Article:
The trailer gives fans a brief glimpse at the hero’s origin story, depicting a young man who was raised to be an assassin but ultimately stepped away from that life to try and live a normal one in San Francisco. However, when his old life catches up with him, he’s forced to rely on his martial arts training and fight his way out from under his father’s sinister plans.While the promise of a new superhero in the Marvel Cinematic Universe is enough to get fans excited after saying goodbye to a fair number of characters in 2019 following the conclusion of “Avengers: Endgame,” many in the Asian community are thrilled to finally see the first superhero who looks like them headlining a film of their own.
“When that announcement came out, I just went instantly back to my childhood,” director Destin Daniel Cretton told Entertainment Weekly of the film’s announcement. “[Growing up] all I had was Spider-Man. Because he had the mask on, I could dress up like Spider-Man for Halloween. I had a handful of other characters that looked like me on screen, but there were maybe two or three that I could choose from, and superheroes were not a part of that.”
Simu Liu, who stars in the film as the title character, echoed those sentiments, telling the outlet: “The most exciting thing about stepping into this character was that his backstory has never been told before. We know so many different versions of Batman’s origin story, how his parents were murdered when he was very young. We know Peter Parker, who was bitten by a radioactive spider, and he loses his uncle. Shang-Chi’s story is very much unknown to most of the world, so we had a lot of freedom and creative liberty to make it the way that we wanted to.”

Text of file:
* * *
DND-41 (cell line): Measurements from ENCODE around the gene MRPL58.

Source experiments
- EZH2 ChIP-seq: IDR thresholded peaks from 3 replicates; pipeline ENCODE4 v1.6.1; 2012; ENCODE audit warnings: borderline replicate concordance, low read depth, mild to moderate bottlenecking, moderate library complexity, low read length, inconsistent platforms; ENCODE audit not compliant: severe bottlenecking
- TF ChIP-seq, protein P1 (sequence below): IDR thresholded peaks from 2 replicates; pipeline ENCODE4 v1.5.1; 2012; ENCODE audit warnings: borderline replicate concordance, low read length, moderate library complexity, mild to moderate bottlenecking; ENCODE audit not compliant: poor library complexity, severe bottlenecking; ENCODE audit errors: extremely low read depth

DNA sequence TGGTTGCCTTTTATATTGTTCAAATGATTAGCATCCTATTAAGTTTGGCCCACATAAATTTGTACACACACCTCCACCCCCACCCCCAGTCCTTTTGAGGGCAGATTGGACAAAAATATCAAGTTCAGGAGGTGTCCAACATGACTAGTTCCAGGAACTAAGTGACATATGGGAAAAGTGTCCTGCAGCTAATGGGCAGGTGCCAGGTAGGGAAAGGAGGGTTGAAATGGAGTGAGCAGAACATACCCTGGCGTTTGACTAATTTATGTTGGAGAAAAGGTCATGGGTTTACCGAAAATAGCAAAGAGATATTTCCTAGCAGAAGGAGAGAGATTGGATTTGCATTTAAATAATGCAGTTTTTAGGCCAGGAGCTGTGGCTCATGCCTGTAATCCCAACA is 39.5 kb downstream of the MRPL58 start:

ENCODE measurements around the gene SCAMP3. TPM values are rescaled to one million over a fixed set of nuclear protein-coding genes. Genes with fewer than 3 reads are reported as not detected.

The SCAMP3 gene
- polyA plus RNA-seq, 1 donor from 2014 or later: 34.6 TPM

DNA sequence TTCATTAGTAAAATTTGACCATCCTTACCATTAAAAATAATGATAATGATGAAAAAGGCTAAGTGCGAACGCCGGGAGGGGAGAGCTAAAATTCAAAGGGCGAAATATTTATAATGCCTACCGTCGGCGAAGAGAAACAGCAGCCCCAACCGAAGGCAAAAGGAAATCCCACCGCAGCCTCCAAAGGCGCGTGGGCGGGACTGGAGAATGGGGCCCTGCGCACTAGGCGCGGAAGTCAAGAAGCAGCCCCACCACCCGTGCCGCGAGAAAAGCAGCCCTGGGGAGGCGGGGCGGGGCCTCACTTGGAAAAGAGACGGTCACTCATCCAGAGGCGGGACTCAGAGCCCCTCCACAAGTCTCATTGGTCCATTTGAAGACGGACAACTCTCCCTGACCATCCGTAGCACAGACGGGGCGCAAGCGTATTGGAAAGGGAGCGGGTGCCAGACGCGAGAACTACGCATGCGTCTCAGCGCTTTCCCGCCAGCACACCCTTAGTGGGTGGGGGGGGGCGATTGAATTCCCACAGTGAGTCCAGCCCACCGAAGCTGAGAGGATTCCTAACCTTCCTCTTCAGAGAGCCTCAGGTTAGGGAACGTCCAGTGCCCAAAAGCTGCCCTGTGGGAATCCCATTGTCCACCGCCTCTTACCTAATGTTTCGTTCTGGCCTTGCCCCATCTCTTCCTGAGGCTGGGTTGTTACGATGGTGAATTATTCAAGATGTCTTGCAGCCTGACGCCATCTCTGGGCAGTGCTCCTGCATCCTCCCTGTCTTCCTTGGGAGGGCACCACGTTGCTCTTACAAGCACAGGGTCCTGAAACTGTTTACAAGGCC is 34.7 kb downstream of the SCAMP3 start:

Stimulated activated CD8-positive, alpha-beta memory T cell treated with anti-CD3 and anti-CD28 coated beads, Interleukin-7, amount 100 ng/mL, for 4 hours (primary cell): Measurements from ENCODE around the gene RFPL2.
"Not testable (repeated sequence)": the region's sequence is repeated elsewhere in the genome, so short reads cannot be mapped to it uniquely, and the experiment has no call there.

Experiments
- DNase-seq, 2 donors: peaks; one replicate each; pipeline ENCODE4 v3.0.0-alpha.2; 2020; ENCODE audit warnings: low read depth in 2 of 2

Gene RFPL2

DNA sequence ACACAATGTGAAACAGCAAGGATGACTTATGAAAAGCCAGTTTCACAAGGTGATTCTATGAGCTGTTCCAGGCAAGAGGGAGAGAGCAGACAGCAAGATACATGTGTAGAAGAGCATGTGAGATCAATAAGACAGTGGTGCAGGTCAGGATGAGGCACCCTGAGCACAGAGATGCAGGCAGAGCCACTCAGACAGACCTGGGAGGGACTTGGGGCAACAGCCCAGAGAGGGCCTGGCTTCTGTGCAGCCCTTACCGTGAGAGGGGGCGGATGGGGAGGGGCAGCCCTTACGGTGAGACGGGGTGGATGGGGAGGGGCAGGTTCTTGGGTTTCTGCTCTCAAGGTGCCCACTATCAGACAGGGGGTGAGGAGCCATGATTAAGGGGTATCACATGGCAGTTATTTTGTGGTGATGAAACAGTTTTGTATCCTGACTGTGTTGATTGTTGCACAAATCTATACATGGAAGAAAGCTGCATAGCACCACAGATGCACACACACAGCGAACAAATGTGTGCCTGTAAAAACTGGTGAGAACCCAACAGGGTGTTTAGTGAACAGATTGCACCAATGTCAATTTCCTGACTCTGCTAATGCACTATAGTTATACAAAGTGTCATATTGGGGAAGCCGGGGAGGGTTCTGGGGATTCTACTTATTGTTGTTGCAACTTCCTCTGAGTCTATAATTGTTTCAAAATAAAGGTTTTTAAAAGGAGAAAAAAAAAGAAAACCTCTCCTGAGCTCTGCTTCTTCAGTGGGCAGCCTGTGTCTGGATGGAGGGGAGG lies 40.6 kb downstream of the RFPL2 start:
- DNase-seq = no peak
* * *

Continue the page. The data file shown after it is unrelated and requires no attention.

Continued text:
Unlike his cohorts in the Marvel Cinematic Universe, Shang-Chi’s story is not as well-known as Captain America, Spider-Man or The Hulk. However, that doesn’t mean he hasn’t been around for a long time waiting to make his debut in mainstream pop culture.
First hitting the comic book pages in 1973, Shang-Chi was a way for Marvel to capitalize on the martial arts and kung fu movie craze that was growing in popularity at the time. The late Marvel Comics boss, Stan Lee, previously used Shang-Chi as an example of a character that could break into the mainstream before the Marvel Cinematic Universe was even a thought on anybody’s mind.
According to an interview with Inverse from 2018, former President and CEO of Marvel Productions, Margaret Loesch, revealed the movie was in the works in the 1990s with Brandon Lee, whose father, Bruce, was largely responsible for bringing martial arts movies into the mainstream by having real martial artists like himself perform stunts. Unfortunately, Brandon was tragically killed in an accident on the set of the 1994 movie “The Crow” and talks of a “Shang-Chi” movie died with him.
Now, the character will finally be brought to life in the same universe as so many popular heroes before him when the film drops on Sept. 3.